Then-Federal Justice Minister Jody Wilson-Raybould waits to speak after the Walk for Reconciliation in Vancouve on Sunday, September 24, 2017. (THE CANADIAN PRESS/Darryl Dyck)

Wilson-Raybould: Feds want to just ‘manage the problem’ of Indigenous Peoples

Former federal justice minister speaks at First Nations Justice Council meeting in B.C.

Former justice minister Jody Wilson-Raybould says she believes the federal Liberals have decided to “manage the problem” with Indigenous people rather than do the hard work of reconciliation.

In a speech Wednesday at the First Nations Justice Council in B.C., Wilson-Raybould accuses her former cabinet colleagues of backtracking on the grand commitments Prime Minister Justin Trudeau has made about reconciliation.

READ MORE: No regrets in SNC-Lavalin affair, Wilson-Raybould and Philpott say

She says the government appears to want to make incremental and limited shifts rather than transforming laws and policies to resolve injustices that have stood for generations.

Wilson-Raybould says she faced obstacles and resistance within the federal government when she issued a directive over how Crown lawyers should handle civil cases with Indigenous people.

The directive was one of her last acts as justice minister and attorney general before she was shuffled to the veterans-affairs portfolio in January, and ultimately removed from the Liberal fold over the SNC-Lavalin scandal.

Wilson-Raybould says there are still fears within the Ottawa “establishment” that changing the approach to civil litigation and cases involving title claims is a costly mistake.

The Canadian Press

Like us on Facebook and follow us on Twitter

Get local stories you won't find anywhere else right to your inbox.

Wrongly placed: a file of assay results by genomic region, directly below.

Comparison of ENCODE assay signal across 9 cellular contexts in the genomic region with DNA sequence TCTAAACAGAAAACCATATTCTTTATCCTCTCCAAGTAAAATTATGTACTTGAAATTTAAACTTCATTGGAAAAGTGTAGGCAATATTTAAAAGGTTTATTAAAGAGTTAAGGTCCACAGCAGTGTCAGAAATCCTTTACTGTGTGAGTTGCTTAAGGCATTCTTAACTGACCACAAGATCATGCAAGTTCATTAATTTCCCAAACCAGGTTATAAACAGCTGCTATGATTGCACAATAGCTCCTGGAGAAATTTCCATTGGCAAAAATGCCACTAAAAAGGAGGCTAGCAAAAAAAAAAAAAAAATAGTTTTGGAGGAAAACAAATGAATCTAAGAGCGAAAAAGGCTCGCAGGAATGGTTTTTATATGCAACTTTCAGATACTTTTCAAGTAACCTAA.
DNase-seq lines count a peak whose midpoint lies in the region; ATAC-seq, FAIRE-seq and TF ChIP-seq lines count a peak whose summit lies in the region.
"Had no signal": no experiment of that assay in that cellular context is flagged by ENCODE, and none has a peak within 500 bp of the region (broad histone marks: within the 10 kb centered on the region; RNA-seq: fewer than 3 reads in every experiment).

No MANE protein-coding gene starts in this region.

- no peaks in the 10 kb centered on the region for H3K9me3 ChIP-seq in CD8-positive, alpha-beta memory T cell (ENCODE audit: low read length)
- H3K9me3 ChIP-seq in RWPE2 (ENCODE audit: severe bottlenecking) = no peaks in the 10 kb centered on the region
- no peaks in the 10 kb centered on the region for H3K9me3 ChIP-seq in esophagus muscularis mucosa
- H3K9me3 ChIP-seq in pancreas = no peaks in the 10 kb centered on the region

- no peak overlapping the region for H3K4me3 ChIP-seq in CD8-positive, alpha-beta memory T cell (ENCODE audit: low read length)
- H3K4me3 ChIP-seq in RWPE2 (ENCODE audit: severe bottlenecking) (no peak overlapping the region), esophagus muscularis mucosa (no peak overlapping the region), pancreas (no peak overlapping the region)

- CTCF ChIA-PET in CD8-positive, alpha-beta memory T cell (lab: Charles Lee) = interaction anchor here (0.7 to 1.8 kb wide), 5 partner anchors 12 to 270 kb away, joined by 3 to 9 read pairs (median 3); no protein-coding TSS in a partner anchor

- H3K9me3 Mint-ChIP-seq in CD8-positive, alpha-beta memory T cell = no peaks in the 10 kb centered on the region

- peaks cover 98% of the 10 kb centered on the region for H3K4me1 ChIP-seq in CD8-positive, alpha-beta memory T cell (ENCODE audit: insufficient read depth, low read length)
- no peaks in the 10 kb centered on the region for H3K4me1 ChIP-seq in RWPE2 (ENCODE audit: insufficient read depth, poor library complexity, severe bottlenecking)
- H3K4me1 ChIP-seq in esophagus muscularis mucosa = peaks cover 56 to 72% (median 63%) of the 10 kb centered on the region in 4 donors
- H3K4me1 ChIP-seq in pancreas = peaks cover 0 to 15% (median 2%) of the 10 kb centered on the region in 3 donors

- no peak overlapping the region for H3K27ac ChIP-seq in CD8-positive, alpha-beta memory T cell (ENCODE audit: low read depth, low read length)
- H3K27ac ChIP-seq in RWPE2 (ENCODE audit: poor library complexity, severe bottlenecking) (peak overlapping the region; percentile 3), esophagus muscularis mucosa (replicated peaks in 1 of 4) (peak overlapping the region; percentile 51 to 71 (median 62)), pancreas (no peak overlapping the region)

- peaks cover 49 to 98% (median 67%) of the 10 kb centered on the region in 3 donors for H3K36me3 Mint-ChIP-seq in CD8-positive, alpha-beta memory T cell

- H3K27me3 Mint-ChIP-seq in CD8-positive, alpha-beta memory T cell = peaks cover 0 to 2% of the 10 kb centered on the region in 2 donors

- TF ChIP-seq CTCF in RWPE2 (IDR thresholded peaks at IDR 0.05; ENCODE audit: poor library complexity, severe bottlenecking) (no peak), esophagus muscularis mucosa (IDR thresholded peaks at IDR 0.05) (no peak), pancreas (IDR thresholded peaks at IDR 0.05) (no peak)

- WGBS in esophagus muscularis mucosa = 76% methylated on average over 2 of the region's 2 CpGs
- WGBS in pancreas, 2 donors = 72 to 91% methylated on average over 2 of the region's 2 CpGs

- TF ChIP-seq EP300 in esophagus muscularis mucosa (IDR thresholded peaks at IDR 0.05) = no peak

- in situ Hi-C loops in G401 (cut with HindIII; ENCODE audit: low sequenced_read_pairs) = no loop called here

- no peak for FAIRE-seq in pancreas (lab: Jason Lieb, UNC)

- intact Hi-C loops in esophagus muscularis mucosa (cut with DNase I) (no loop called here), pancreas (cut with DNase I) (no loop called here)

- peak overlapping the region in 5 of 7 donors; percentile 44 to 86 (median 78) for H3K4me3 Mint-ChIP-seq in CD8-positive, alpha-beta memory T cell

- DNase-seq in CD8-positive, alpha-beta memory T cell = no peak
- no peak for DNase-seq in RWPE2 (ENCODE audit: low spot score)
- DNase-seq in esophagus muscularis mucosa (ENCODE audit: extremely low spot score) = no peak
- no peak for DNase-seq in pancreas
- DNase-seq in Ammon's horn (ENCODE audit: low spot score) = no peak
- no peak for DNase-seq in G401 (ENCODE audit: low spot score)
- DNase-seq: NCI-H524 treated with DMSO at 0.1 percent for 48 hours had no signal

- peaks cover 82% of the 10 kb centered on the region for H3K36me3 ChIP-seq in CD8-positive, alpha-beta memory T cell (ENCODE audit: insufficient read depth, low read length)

Sign up here

Just Posted

District looking for public input on cycling plan

Survey is open to the public until May 25

A second wave of COVID-19 is probable, if history tells us anything

B.C.’s top doctor says that what health officials have learned this round will guide response in future

Flooding highly unlikely this year throughout Skeena watershed

Region’s snowpack among lowest in the province

Cameras and convoys: Graduation in the age of COVID-19

Schools in Terrace and Kitimat are thinking outside the box to give students a graduation ceremony

Trudeau to seek 10 days of paid sick leave for Canadian workers, says talks are ongoing

Paid sick leave is key to keeping COVID-19 spread under control, prime minister says

Commercial rent relief applications open as feds encourage landlords to apply

Program would see government cover 50 per cent of the rent

COVID-19: B.C. park reservations surge as campgrounds reopen

Keep trying, many sites not reservable, George Heyman says

B.C. residents can now reserve a provincial campsite for a stay starting June 1

Campsite reservations will only be available to British Columbians

Cullen commission into money laundering in British Columbia resumes today

Inquiry was called amid growing concern that illegal cash was helping fuel real estate, luxury car and gambling

Introducing the West Coast Traveller: A voyage of the mind

Top armchair travel content for Alaska, Yukon, BC, Alberta, Washington, Oregon and California!

Bike shops busier than ever, but owners worry about stock supply issues

Uptick in cyclists brings new challenges for shops

RCMP facing ‘systemic sustainability challenges’ due to provincial policing role

Provinces, territories and municipalities pay anywhere from 70 to 90 per cent of the cost of the RCMP’s services

One man dead after standoff with Chilliwack RCMP

The Independent Investigations Office of B.C. is investigating the RCMP’s role in the death

Most Read